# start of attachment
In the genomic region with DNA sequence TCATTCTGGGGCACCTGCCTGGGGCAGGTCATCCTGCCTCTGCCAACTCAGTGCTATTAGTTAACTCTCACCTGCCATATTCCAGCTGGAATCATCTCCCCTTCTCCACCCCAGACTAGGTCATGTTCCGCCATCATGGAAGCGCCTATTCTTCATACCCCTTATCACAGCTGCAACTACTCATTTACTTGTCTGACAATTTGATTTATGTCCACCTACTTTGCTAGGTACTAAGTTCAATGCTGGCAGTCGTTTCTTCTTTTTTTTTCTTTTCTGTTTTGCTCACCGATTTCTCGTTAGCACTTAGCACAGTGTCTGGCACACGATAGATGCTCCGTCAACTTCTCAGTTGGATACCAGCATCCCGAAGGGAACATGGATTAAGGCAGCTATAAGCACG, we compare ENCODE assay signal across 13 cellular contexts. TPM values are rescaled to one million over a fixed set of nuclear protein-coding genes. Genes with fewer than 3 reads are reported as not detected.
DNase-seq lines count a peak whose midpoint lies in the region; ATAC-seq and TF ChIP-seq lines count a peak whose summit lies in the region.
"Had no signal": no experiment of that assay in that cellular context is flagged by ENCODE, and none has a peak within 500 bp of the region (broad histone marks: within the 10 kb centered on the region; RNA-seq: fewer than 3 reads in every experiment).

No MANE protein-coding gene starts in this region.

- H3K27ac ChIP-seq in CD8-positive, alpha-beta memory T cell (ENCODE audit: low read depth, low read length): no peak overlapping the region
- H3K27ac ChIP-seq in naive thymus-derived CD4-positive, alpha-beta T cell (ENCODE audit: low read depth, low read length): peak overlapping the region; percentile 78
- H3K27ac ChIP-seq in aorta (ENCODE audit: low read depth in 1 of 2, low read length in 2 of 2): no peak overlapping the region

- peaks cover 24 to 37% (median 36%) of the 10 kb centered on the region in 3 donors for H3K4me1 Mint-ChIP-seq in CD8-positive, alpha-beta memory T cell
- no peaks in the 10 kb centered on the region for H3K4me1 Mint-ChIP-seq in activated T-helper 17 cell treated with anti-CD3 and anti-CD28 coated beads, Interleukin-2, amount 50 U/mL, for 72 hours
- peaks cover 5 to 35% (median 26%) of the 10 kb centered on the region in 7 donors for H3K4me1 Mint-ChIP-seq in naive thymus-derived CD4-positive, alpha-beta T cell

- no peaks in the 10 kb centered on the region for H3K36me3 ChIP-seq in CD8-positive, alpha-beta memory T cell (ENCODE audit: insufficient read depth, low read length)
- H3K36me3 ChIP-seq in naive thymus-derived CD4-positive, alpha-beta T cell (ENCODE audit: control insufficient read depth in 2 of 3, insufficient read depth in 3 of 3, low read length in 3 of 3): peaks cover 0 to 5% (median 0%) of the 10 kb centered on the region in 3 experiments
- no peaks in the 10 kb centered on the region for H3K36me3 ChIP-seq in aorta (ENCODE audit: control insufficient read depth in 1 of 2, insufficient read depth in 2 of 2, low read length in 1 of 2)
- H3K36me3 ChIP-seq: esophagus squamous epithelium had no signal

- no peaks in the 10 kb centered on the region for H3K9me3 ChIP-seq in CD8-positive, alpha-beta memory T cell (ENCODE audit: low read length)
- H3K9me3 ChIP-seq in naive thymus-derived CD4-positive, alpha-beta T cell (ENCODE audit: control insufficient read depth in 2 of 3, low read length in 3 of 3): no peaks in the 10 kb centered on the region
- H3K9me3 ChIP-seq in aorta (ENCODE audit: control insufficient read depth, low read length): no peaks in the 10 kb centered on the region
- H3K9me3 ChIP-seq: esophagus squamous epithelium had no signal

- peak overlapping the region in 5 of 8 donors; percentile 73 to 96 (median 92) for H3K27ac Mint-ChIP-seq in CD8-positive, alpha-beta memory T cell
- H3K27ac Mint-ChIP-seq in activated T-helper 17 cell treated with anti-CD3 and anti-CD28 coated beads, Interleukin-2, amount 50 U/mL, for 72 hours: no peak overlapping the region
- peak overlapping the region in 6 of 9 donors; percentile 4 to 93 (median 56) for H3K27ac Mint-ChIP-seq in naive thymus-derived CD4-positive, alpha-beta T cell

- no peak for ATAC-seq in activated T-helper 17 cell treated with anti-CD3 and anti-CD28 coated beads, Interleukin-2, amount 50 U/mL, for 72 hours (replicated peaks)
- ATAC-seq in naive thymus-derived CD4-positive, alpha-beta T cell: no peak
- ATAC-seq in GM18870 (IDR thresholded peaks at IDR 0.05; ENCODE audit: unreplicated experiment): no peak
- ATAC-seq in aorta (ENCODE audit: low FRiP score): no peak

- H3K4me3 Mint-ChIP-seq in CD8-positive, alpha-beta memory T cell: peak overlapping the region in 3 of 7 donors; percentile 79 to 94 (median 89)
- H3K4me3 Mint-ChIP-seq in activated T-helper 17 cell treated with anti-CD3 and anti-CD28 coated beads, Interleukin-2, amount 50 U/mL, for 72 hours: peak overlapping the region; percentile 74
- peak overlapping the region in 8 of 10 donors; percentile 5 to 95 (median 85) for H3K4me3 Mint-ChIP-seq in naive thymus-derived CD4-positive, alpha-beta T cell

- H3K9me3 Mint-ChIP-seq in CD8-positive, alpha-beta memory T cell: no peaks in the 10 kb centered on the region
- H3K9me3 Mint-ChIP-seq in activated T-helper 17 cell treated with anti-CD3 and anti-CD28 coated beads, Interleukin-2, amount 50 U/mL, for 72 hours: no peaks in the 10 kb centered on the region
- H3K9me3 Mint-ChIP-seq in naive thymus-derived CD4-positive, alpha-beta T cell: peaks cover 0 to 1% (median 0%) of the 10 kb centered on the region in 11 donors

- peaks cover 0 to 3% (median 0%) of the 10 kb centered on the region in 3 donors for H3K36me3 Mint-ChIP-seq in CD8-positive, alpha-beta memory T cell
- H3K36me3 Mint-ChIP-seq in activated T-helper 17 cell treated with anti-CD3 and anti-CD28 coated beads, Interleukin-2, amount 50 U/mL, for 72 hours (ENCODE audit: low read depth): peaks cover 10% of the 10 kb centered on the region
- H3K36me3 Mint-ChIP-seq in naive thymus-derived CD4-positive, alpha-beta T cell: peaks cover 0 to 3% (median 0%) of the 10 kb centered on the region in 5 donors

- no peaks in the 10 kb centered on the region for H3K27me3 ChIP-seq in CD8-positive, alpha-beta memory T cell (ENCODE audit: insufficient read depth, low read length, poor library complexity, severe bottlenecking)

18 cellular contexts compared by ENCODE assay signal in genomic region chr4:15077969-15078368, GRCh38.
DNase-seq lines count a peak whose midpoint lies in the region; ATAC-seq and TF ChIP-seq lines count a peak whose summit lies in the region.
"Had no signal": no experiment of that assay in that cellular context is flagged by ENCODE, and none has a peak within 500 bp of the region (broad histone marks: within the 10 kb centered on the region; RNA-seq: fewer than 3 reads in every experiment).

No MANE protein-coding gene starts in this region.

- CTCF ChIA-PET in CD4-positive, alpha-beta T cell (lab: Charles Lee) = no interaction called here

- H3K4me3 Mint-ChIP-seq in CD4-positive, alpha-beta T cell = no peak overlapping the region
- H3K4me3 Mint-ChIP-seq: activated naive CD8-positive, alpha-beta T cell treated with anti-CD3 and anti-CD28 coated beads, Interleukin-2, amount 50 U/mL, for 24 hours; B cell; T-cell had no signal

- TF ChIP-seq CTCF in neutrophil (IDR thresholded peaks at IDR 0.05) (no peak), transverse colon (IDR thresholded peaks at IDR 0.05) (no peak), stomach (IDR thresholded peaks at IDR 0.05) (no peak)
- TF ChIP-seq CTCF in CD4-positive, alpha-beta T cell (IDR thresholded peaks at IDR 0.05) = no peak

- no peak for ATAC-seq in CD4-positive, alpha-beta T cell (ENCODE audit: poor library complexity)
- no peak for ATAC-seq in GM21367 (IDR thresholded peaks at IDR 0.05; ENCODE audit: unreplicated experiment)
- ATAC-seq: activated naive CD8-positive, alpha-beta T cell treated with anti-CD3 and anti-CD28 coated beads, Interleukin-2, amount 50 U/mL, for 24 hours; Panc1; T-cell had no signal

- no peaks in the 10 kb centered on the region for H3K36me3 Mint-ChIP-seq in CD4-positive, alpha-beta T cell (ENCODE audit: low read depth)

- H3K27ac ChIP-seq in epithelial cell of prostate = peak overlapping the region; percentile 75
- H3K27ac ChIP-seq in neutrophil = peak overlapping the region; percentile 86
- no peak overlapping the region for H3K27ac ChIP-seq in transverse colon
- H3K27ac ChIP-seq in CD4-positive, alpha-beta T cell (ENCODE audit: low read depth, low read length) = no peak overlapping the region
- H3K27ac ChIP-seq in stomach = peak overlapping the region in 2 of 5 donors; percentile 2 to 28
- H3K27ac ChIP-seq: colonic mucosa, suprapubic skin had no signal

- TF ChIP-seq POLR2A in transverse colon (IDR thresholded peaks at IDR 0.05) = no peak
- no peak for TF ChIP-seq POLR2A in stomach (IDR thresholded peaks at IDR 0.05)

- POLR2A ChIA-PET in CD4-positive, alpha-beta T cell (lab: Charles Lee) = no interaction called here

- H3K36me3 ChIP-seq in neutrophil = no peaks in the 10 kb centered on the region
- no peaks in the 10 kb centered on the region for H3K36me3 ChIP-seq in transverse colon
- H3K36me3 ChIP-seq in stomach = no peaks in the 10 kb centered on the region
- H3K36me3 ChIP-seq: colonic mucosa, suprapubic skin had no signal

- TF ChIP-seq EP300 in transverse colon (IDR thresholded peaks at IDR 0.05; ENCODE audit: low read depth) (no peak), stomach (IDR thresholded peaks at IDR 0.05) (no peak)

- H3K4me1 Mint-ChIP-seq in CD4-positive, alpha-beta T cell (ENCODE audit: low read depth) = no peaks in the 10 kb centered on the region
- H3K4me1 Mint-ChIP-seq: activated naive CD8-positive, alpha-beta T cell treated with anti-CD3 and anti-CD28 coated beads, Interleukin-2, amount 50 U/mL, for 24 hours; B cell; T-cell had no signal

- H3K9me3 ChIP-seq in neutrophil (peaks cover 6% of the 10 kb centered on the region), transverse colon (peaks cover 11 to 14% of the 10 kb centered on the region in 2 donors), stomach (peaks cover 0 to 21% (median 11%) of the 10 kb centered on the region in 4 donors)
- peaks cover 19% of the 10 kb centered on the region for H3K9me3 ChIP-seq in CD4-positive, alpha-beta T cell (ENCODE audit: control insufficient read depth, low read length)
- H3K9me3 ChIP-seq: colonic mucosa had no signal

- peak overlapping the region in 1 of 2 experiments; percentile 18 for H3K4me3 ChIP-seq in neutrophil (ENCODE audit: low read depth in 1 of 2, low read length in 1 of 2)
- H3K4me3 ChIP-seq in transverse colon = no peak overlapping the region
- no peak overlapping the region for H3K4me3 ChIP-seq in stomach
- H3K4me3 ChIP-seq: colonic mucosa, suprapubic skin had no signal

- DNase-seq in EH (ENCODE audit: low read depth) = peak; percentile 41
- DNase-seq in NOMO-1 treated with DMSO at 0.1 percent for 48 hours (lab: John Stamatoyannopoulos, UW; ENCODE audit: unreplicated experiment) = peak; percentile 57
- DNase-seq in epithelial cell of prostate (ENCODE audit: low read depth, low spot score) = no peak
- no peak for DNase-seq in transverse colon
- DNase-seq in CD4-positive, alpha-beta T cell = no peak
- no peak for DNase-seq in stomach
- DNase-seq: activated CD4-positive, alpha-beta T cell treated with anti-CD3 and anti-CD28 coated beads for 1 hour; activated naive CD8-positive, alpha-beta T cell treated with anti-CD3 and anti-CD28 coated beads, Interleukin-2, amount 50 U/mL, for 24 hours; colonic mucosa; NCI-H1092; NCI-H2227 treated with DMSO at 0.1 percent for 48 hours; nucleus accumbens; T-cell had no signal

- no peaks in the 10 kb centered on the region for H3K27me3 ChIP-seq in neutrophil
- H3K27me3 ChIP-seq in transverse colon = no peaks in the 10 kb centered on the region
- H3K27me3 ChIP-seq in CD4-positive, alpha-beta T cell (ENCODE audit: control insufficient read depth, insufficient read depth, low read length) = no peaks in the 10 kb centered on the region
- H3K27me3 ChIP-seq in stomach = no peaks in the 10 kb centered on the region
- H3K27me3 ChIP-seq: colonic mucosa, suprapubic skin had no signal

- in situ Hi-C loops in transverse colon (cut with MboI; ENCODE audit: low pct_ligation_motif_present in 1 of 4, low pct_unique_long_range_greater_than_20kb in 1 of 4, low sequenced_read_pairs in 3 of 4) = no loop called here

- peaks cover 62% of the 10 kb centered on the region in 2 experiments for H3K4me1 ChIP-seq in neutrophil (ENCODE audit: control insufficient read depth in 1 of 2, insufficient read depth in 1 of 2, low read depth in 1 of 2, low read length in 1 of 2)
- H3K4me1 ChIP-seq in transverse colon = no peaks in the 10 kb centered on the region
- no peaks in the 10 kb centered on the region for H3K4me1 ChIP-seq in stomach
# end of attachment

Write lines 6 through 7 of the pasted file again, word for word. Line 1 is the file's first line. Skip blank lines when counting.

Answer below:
- H3K27ac ChIP-seq in naive thymus-derived CD4-positive, alpha-beta T cell (ENCODE audit: low read depth, low read length): peak overlapping the region; percentile 78
- H3K27ac ChIP-seq in aorta (ENCODE audit: low read depth in 1 of 2, low read length in 2 of 2): no peak overlapping the region